Heel bone spur is a form of calcium deposit that causes a bony protrusion under the heel bone. An X-ray can reveal up to a half inch elongation under the hill. Without image report, this condition is commonly known as heel spur syndrome. Heel spurs are mostly painless but reports of pain in not uncommon. They are often related to plantar fasciitis. The latter is an inflammation of the connective tissue that stretches through the foot bottom connecting the heel bone and the football.
What causes heel spurs?
Heel spurs are a result of prolonged calcium deposit. This condition can result from the heavy strain on the muscle of the foot and ligament, stretching of fascia and wear and tear of the heel bone membrane. These injuries are frequently observed among athletes who are involved with activities such as jumping and running.
What are the risk factors?
1. Walking abnormalities that involve putting more than normal stress on the bone, nerve and ligament in and around the heel.
2. Running on surfaces that are hard in nature
3. Shoes lacking arch support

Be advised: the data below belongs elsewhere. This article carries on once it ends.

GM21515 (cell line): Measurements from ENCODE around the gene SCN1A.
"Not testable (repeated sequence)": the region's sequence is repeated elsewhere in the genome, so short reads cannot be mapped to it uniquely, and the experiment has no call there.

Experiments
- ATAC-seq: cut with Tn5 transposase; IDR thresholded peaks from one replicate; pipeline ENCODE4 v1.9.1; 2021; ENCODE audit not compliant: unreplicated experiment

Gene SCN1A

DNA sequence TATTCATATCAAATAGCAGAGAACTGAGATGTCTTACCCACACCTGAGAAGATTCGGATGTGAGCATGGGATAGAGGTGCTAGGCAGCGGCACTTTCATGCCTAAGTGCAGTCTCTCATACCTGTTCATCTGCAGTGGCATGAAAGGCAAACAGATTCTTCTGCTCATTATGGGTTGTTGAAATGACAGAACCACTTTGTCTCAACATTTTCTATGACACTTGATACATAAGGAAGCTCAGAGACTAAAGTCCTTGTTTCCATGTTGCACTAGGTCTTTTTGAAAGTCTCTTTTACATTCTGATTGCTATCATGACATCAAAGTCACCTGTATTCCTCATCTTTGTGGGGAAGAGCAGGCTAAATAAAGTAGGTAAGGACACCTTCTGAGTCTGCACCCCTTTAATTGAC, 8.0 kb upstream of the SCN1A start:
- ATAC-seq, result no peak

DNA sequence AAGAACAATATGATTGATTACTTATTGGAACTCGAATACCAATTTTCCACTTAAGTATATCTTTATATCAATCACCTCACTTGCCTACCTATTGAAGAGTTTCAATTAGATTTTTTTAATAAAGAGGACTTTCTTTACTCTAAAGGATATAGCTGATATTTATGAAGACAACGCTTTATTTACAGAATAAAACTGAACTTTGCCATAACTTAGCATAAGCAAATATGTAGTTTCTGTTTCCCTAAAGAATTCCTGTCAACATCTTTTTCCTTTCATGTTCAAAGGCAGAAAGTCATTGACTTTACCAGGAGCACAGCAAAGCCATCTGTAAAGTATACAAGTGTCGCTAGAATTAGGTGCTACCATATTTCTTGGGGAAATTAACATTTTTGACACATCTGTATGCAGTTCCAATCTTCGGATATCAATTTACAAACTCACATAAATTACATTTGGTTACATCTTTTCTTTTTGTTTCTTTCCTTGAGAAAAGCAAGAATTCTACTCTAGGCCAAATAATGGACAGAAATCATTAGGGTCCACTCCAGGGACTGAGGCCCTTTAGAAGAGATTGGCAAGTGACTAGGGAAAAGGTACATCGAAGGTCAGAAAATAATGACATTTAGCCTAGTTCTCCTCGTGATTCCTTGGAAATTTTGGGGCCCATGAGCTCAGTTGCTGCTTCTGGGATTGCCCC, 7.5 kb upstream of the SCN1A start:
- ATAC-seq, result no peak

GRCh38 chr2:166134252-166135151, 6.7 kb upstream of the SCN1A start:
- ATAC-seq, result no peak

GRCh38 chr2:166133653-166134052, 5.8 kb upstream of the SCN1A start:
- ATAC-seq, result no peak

4. More than normal body weight
5. Spending too much time on the feet
6. Too flat or too high arches
7. A person suffering from diabetes
8. In case the protective pad of the heel is fading away due to old age or other bone disorder
Unlike common belief, only rest may not be the best way to treat heel bone spurs. On the contrary, a patient might feel sharp pain immediately after sleep. This happens when he tries to walk and the plantar fascia elongates all of a sudden. The pain decreases with more walking. Some treatment methods that work for 90 percent of the sufferers includes wearing the right shoe, stretching exercises, wearing orthotic devices inside the shoes and physical therapy. Over the counter medicine such as Aleve, Tylenol and Advil can be consumed to reduce the pain and for improving the overall condition. Corticosteroid injection also tends to give relief from the inflammation.
If heel spurs persist for more than 8-9 months, surgical options should be explored by the patient. There are two angles on which a doctor works, either removing the spur or release the plantar fascia. Pre-surgical exams are necessary to ensure that a person is eligible for surgery and all non-surgical avenues are explored. Post-surgical activities are equally important for the process of healing. Usage of bandages, crutches, splints and surgical shoes is a mandate to avoid complications such as infection, numbness, and scarring. Possible side effects should be discussed with the surgeon well before the surgery. The estimated healing time from this procedure is close to 8-12 weeks. If you wish to discuss about any specific problem, you can consult an orthopedist.